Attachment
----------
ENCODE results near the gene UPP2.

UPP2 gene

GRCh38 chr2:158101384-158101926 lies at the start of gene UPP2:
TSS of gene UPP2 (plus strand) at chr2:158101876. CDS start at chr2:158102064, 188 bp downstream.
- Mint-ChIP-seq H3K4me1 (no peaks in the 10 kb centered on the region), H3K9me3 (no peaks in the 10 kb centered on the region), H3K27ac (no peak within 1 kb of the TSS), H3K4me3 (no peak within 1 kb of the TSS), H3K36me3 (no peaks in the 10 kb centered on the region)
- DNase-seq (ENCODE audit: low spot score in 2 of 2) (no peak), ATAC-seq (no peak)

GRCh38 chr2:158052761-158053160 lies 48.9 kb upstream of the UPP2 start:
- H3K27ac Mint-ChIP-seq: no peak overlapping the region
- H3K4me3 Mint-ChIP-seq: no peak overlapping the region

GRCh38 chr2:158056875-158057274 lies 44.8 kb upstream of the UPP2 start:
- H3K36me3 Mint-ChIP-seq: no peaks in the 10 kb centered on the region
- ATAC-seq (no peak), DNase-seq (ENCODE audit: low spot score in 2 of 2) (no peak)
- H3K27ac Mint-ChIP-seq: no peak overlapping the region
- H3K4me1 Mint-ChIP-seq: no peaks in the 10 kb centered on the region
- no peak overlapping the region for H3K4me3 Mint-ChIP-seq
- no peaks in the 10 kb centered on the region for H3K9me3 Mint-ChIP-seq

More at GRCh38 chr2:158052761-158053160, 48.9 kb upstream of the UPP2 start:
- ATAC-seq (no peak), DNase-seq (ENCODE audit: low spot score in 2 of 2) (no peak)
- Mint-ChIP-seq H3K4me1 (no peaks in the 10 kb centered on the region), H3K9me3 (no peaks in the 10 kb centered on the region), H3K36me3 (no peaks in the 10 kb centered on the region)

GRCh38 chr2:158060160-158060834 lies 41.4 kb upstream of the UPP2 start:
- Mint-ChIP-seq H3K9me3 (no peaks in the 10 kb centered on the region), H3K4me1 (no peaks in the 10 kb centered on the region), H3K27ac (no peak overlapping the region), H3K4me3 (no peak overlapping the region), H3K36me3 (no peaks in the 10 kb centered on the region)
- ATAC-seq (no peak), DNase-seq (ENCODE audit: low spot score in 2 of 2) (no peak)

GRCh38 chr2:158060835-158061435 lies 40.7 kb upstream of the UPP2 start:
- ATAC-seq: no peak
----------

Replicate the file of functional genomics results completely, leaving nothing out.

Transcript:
ENCODE results near the gene UPP2.

UPP2 gene

GRCh38 chr2:158101384-158101926 lies at the start of gene UPP2:
TSS of gene UPP2 (plus strand) at chr2:158101876. CDS start at chr2:158102064, 188 bp downstream.
- Mint-ChIP-seq H3K4me1 (no peaks in the 10 kb centered on the region), H3K9me3 (no peaks in the 10 kb centered on the region), H3K27ac (no peak within 1 kb of the TSS), H3K4me3 (no peak within 1 kb of the TSS), H3K36me3 (no peaks in the 10 kb centered on the region)
- DNase-seq (ENCODE audit: low spot score in 2 of 2) (no peak), ATAC-seq (no peak)

GRCh38 chr2:158052761-158053160 lies 48.9 kb upstream of the UPP2 start:
- H3K27ac Mint-ChIP-seq: no peak overlapping the region
- H3K4me3 Mint-ChIP-seq: no peak overlapping the region

GRCh38 chr2:158056875-158057274 lies 44.8 kb upstream of the UPP2 start:
- H3K36me3 Mint-ChIP-seq: no peaks in the 10 kb centered on the region
- ATAC-seq (no peak), DNase-seq (ENCODE audit: low spot score in 2 of 2) (no peak)
- H3K27ac Mint-ChIP-seq: no peak overlapping the region
- H3K4me1 Mint-ChIP-seq: no peaks in the 10 kb centered on the region
- no peak overlapping the region for H3K4me3 Mint-ChIP-seq
- no peaks in the 10 kb centered on the region for H3K9me3 Mint-ChIP-seq

More at GRCh38 chr2:158052761-158053160, 48.9 kb upstream of the UPP2 start:
- ATAC-seq (no peak), DNase-seq (ENCODE audit: low spot score in 2 of 2) (no peak)
- Mint-ChIP-seq H3K4me1 (no peaks in the 10 kb centered on the region), H3K9me3 (no peaks in the 10 kb centered on the region), H3K36me3 (no peaks in the 10 kb centered on the region)

GRCh38 chr2:158060160-158060834 lies 41.4 kb upstream of the UPP2 start:
- Mint-ChIP-seq H3K9me3 (no peaks in the 10 kb centered on the region), H3K4me1 (no peaks in the 10 kb centered on the region), H3K27ac (no peak overlapping the region), H3K4me3 (no peak overlapping the region), H3K36me3 (no peaks in the 10 kb centered on the region)
- ATAC-seq (no peak), DNase-seq (ENCODE audit: low spot score in 2 of 2) (no peak)

GRCh38 chr2:158060835-158061435 lies 40.7 kb upstream of the UPP2 start:
- ATAC-seq: no peak